Brazil’s population. The government has ordered 254m doses of the Oxford/AstraZeneca vaccine and 100m of CoronaVac

The new data on CoronaVac further fuelled scepticism about the Chinese-made vaccine, which has long been the target of attacks from rightwing President Jair Bolsonaro and his supporters. Some 22 per cent of Brazilians say they would not take a vaccine, in line with Mr Bolsonaro’s own stance, even as infections and mortalities rise.

The emergency approval from Anvisa, legally effective once published in the official government gazette, opens the door for Brazilian health authorities to begin administering injections as soon as this week. It covers 6m doses of CoronaVac imported from China and a batch of 2m Oxford/AstraZeneca jabs yet to be shipped from India, which has just started its own immunisation programme.

To inoculate its population of 210m, Brazil has ordered 254m doses of the Oxford/AstraZeneca vaccine and 100m of CoronaVac, respectively, most of which will be produced domestically. 

However, it is lagging behind not only developed nations but also others in the region, including Argentina and Mexico, which began immunisation programmes last month.

Ministers have said priority will be given to Manaus, the riverside capital of Amazonas state. The health system there has been overwhelmed by hospital admissions and deaths have resulted from a shortage of oxygen supplies.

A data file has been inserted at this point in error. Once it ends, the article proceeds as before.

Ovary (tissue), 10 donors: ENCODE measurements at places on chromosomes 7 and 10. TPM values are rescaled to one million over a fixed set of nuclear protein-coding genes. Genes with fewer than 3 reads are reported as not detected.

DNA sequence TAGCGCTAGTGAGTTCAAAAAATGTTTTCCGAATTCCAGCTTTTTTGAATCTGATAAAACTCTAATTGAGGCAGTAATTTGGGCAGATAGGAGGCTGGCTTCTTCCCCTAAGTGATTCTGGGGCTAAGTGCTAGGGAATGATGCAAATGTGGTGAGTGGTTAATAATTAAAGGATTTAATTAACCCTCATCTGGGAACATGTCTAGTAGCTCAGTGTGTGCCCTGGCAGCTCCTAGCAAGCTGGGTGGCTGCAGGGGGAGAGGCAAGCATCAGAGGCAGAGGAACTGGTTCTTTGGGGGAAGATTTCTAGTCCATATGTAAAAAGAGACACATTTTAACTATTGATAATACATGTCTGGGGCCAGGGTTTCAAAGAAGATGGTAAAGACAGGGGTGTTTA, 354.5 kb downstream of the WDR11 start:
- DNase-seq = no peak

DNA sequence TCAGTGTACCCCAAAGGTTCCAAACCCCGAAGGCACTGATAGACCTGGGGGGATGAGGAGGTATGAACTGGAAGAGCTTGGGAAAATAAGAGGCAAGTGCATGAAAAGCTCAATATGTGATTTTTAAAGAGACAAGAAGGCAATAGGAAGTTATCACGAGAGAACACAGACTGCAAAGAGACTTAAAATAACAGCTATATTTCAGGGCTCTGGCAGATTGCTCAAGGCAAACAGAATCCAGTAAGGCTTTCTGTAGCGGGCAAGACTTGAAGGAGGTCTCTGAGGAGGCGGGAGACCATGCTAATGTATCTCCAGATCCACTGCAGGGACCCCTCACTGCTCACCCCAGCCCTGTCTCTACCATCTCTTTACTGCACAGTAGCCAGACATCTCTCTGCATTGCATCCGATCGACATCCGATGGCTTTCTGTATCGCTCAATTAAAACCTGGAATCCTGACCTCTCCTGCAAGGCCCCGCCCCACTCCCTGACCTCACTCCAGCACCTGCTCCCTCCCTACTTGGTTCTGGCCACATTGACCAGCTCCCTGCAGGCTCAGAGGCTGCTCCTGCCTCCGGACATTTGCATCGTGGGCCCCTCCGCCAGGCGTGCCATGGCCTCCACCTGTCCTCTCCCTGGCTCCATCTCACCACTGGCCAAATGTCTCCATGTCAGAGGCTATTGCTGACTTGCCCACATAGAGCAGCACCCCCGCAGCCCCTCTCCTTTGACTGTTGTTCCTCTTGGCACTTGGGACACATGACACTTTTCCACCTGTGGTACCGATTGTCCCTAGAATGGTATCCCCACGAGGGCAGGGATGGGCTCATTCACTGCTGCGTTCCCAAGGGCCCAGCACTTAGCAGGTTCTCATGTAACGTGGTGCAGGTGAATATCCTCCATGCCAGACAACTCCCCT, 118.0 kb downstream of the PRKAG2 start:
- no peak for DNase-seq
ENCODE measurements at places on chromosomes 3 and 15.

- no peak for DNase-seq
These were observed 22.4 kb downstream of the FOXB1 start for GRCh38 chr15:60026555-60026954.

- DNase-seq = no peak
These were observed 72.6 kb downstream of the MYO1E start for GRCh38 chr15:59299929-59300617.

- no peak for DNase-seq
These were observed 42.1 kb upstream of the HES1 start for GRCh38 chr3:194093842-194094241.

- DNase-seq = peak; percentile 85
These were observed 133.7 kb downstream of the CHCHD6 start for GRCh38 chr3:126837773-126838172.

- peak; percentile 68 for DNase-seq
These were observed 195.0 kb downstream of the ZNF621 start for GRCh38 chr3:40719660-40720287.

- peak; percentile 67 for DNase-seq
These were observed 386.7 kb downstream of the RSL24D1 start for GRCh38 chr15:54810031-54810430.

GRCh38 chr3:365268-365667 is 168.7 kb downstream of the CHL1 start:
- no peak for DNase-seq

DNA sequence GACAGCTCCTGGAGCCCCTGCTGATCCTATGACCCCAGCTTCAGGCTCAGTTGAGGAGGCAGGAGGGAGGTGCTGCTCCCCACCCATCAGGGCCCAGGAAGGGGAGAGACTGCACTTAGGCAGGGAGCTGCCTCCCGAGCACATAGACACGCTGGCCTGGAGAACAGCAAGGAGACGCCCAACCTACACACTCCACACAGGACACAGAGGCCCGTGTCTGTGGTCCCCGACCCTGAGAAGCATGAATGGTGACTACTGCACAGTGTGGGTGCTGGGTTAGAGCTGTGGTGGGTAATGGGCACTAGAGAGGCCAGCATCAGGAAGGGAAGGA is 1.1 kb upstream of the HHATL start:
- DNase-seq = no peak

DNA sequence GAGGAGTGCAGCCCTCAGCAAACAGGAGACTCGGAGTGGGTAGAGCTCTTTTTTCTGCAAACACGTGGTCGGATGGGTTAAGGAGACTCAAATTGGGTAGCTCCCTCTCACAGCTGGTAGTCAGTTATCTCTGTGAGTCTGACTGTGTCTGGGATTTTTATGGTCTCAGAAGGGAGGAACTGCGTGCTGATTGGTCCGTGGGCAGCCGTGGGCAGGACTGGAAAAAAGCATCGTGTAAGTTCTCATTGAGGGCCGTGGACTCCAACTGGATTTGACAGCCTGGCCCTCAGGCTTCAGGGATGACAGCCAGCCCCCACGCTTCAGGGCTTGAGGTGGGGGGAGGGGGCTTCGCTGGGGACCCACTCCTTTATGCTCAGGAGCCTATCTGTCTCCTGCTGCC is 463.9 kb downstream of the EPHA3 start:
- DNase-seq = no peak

Concerns have also emerged about the availability of supplies needed to administer the vaccines, particularly syringes.

Critics say the situation is a result of mismanagement by the ministry of health, which Mr Bolsonaro has stacked with military officers often in place of health professionals. Mr Pazuello, the minister, is an active duty general, but with a background in logistics.

“Except for some areas where there are still qualified people, most management roles are occupied by people who do not have the necessary qualifications, and they are unable to implement the machinery to develop already established programmes, such as the country’s immunisation programme,” said Fernando Aith, a professor of public health at the University of São Paulo.

Despite the delays, however, Mr Pazuello has predicted Brazil will “very soon” be exporting vaccines given the country’s pharmaceutical manufacturing capabilities.

In addition to the two vaccines approved on Sunday, the country is also considering purchasing the BioNTech/Pfizer vaccine, but ministers have baulked at the manufacturer’s request for exemption from liability for side effects. 

Brazil’s health regulator on Saturday requested further data on Russia’s Sputnik V vaccine, after finding that minimum requirements had not been met in an application for emergency use submitted by a local drugmaker. 

Additional reporting by Carolina Pulice

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Putin critic Navalny detained on return to Russia




Russian opposition activist Alexei Navalny was detained by police on Sunday evening as he landed in Russia, having returned from Germany where he had recovered from an assassination attempt blamed on the Kremlin.

Mr Navalny, president Vladimir Putin’s best known and most outspoken critic, was detained upon arrival in Moscow, after his flight from Berlin was diverted from Vnukovo airport where hundreds of his supporters had gathered and clashed with riot police.

The 44 year old anti-corruption activist and political organiser was airlifted to Berlin in August after being poisoned with the Soviet-developed nerve agent novichok while on a campaign trip.